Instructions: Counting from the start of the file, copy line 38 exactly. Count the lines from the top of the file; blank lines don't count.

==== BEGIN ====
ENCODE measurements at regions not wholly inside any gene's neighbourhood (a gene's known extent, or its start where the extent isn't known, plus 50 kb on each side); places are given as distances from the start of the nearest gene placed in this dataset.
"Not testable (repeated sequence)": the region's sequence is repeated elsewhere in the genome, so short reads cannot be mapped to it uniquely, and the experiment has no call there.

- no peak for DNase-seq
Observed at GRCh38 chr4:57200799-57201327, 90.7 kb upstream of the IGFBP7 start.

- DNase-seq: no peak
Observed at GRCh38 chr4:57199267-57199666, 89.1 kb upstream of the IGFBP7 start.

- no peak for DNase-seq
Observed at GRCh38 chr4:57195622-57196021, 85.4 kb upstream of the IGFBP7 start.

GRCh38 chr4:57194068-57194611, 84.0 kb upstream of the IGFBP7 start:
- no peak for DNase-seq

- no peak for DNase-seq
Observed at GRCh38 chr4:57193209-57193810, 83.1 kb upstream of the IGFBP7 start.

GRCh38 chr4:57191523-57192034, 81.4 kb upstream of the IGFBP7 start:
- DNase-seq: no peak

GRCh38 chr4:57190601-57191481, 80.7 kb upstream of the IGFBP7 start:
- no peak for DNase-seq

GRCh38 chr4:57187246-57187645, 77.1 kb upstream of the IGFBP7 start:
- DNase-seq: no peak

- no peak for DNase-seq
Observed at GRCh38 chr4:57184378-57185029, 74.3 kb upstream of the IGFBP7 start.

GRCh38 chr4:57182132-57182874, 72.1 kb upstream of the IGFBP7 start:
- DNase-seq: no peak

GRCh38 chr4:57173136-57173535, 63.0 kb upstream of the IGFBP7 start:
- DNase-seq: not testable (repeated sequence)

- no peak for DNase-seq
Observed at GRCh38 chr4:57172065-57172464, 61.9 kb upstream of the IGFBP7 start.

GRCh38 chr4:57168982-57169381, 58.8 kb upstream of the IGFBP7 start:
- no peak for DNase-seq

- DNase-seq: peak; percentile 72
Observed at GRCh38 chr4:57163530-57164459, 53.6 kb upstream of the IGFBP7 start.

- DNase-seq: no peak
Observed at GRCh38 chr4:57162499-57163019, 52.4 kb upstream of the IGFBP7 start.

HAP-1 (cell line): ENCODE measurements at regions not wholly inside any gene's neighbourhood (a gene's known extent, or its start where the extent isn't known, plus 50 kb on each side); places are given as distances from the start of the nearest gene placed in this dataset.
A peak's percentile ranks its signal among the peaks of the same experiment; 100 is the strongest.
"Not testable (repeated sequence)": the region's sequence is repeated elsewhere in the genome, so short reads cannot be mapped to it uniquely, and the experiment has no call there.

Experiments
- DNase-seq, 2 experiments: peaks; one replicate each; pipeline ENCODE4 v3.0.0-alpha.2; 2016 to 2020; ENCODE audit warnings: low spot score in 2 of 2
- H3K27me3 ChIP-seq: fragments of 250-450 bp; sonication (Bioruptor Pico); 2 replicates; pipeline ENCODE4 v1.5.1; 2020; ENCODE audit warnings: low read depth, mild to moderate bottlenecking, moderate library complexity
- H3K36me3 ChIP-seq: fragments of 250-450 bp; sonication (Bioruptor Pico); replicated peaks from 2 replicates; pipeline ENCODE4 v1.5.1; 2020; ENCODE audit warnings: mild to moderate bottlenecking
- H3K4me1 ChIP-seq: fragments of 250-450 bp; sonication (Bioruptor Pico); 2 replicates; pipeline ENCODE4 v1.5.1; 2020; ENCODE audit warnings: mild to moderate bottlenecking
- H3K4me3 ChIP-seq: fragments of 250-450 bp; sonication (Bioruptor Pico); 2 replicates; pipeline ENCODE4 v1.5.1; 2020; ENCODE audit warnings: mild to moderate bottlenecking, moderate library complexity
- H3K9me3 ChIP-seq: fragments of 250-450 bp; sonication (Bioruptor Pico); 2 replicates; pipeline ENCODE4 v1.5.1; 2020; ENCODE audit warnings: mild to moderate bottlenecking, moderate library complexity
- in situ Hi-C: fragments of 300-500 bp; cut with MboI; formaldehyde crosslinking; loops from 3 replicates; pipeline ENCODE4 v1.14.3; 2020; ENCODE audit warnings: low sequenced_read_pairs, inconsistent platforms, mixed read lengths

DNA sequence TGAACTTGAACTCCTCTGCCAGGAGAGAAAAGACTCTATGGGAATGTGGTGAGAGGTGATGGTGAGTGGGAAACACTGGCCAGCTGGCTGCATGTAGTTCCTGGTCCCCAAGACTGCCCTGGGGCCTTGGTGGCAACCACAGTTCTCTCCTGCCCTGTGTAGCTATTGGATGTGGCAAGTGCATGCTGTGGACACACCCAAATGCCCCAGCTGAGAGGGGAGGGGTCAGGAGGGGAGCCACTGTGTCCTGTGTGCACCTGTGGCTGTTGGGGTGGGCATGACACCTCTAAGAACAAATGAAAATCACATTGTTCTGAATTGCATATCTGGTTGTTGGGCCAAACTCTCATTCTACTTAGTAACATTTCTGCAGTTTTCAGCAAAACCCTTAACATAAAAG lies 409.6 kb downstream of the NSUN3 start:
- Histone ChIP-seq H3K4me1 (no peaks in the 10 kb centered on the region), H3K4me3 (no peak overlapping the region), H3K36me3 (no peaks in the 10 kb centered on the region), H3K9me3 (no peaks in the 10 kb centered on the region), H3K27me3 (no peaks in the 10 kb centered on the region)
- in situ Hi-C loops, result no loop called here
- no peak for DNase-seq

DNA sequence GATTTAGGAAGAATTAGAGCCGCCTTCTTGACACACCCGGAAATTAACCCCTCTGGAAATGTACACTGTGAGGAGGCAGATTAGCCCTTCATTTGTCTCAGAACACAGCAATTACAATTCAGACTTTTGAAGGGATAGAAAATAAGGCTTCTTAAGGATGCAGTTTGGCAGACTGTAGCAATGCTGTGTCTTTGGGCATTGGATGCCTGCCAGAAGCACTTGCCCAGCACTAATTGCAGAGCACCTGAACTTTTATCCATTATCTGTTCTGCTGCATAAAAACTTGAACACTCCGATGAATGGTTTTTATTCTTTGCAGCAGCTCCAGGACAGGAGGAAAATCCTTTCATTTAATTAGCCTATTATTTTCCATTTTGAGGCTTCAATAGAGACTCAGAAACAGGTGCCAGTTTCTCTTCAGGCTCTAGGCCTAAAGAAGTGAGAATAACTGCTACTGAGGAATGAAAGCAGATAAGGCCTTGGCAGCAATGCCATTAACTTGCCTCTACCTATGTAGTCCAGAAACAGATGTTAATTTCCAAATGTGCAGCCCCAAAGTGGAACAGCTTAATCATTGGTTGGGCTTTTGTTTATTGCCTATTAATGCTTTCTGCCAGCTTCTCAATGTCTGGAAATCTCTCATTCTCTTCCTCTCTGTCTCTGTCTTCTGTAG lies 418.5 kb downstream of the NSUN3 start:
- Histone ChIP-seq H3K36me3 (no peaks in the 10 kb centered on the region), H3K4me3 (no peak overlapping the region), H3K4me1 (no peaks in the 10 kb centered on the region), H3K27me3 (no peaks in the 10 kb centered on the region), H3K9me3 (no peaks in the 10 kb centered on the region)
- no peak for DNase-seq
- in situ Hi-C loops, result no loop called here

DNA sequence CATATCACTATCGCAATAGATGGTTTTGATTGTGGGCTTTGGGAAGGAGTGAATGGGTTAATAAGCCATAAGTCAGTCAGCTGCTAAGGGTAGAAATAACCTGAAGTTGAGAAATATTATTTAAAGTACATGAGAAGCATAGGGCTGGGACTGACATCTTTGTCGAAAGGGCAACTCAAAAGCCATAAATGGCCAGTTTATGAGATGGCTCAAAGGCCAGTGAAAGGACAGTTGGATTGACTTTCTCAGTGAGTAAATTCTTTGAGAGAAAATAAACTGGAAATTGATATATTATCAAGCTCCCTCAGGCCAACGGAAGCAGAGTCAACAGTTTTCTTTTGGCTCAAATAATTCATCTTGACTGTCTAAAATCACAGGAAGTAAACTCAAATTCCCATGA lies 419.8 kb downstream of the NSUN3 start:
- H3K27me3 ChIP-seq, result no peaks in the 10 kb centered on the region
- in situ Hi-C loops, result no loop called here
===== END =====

- H3K27me3 ChIP-seq: fragments of 250-450 bp; sonication (Bioruptor Pico); 2 replicates; pipeline ENCODE4 v1.5.1; 2020; ENCODE audit warnings: low read depth, mild to moderate bottlenecking, moderate library complexity